Tax experts describe Tax Freedom day as the spot on the calendar when taxpayers stop working for the government and begin earning for themselves. For the comics industry, the Nov. 22 shipment marked the moment when the industry surpassed 2005’s sales — so every dollar from here on out is growth, according to my analysis of the sales reports released by Diamond Comic Distributors on December 15. See the charts here.
Superlatives heap upon superlatives in looking at November 2006: While having five shipping weeks exactly like November 2005, it bested the previous year’s sales in several categories by a wide margin.
Top 300 comics unit sales were up 23% over last November and were the best since December 1997. Those comics were worth 27% more than the comics sold last November — comics dollar sales were higher than they’ve been in any month since November 1996, exactly ten years ago. The combined sales of the Top 300 comics plus the Top 100 trade paperbacks were higher than we’ve seen since we began tracking the category. Marvel had its best month since at least 1996. And so on.
And overall, Diamond’s sales including all trades and comics not in its top-sellers list and also magazines, were $39.25 million for November — again, the highest for any month since that statistic became available in 2002. I now project that 2006 will close at least at the $395 million year mark. While $400 million is not impossible, it’ll require a near-repeat of November. We’re on pace for a 13% increase over 2005.
Comics unit sales: The Top 300 comic books had retailer orders of almost 7.96 million copies in November, up a considerable 23% over November 2005, which had the same number of shipping weeks (five).
To date in 2006, the Top 300 comics from each month have sold a combined 74.88 million copies, an increase of 8% over the 69.57 million copies sold in the period in the previous year. (Year-over-year statistics for 2006 are summarized here.)
Eighty million copies for the year should be an easy walk from here.
Marvel’s Civil War #5 topped the list, selling at least 272,600 copies. DC’s top performer was Justice League of America #3, at 140,900 copies.
With Marvel and DC taking up nearly two-thirds of the Top 300, most of the offerings from other publishers were forced further down or off the list. Only 28 publishers placed titles in the Top 300, and the only new publisher was Fun Publications, whose Transformers Timelines placed 248th with an estimated 5,500 copies sold.
Comics dollar sales: The Top 300 comic books had sales worth $24.6 million in November, a whopping 27% more than November 2005.
To date in 2006, the Top 300 comics from each month have sold a combined $230.24 million, an increase of 14% over the $201.72 million worth sold in the same period in the previous year.
Trade paperbacks: The Top 100 Trade Paperbacks and graphic novels reported by Diamond had orders worth $4.64 million at full retail in November, a drop of 2% versus November 2005 and a slowdown from the gangbusters sales of October.
To date in 2006, the Top 100 Trades for each month total $44.66 million, up 6% from the same period in the previous year, when sales were $41.99 million.
Adding the Top 100 trades to the Top 300 Comics for the month yields $29.24 million, an increase of 21% over the $24.11 million ordered in the same month in 2005. It’s the highest total ever since Diamond began reporting the category.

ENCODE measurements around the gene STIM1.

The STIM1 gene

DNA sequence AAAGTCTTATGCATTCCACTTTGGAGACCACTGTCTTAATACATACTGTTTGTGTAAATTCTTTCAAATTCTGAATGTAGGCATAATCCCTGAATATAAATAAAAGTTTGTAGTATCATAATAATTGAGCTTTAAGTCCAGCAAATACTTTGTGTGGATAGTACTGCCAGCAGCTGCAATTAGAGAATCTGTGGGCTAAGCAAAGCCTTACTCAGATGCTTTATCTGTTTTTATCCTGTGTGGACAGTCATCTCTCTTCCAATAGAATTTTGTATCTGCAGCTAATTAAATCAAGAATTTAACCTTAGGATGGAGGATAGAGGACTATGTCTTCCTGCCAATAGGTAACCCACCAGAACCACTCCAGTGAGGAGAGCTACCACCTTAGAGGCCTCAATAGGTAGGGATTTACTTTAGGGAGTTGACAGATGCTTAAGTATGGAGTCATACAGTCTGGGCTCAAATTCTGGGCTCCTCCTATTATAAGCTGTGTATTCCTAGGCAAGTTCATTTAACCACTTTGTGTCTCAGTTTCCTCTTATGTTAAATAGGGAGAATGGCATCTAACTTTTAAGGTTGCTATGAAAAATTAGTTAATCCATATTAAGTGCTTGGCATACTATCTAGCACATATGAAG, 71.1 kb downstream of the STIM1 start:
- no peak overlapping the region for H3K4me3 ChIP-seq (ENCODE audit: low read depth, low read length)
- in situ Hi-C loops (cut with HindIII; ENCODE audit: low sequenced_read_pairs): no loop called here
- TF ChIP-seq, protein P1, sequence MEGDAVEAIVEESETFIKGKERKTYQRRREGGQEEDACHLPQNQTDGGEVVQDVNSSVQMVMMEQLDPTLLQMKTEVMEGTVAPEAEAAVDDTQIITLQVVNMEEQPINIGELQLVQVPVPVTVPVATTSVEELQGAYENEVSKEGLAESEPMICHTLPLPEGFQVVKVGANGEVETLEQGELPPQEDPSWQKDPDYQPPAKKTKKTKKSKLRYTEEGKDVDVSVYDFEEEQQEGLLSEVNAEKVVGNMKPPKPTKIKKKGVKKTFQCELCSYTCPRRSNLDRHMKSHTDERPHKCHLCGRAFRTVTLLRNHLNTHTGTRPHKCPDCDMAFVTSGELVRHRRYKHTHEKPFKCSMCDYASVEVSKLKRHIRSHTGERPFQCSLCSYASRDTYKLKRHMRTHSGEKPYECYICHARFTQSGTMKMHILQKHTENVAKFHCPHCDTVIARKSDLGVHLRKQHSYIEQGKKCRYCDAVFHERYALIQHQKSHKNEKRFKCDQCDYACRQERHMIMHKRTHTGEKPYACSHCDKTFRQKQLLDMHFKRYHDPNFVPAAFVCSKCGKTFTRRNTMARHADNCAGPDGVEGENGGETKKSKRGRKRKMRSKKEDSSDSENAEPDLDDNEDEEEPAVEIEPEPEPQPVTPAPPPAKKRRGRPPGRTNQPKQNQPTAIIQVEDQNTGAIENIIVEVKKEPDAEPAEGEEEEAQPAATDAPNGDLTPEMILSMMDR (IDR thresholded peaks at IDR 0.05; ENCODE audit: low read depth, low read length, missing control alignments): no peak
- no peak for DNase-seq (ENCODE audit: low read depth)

To date in 2006, the Top 300 Comics and the Top 100 Trade Paperbacks from each month had orders worth $274.9 million, 13% over the $243.71 million ordered in the same period in 2005.
Diamond’s “overall” sales: The November 2006 total was $39.25 million, which increases to $44.35 million, when Diamond’s estimated United Kingdom orders are added. The figure is up 22% from the $32.28 million ordered in the U.S. in November 2005. Overall, the year to date stands at $361.93 million, an increase of 13% over 2005’s total of $320.70 million.
The “overall” category overstates comics’ actual performance to the extent that magazines that do not have comics content are included. The comics publishers’ market shares would actually be slightly higher, if ancillary items were removed.
Market shares: The fifth week resulted in Marvel and DC each having nearly 100 comics in the Top 300. DC placed 97, and Marvel placed 94. Dark Horse went into third place in all categories, including comic-book unit sales.
Price analysis: The average comic book on Diamond’s Top 300 list cost $3.26, up from $3.219 in September 2005.
The weighted average price – that is, the cost of the average comic book Diamond sold – was $3.09, up from $3.00 last year.
The average price of the comics that made the Top 25 was $2.93.
Unit Sales for Diamond’s Top 300 Comic Books (est.):
7.96 million copies
Dollar Sales for Diamond’s Top 300 Comic Books (est.):
Dollar Sales for Diamond’s Top 100 Trade Paperbacks (est.):
Combined Dollar Sales for Diamond’s Top 300 Comics and Top 100 TPBs (est.) :
OVERALL U.S. Dollar Sales for Diamond’s Comics, Trade Paperbacks, and Magazines (est.):
Average price of comic books in Diamond’s Top 300:
Average price of comic books in Diamond’s Top 300, weighted by orders:
Comichron founder John Jackson Miller has tracked the comics industry for more than 25 years, including a decade editing the industry’s retail trade magazine; he is the author of several guides to comics, as well as more than a hundred comic books for various franchises.
He is the author of novels including Star Wars: Kenobi, Star Wars: A New Dawn, Star Trek: Discovery – The Enterprise War, and his latest release, Star Trek: Discovery – Die Standing. Read more about them at his fiction site.
Be sure to follow Comichron on Twitter and Facebook, and check out our Youtube channel. You can also support us on Patreon!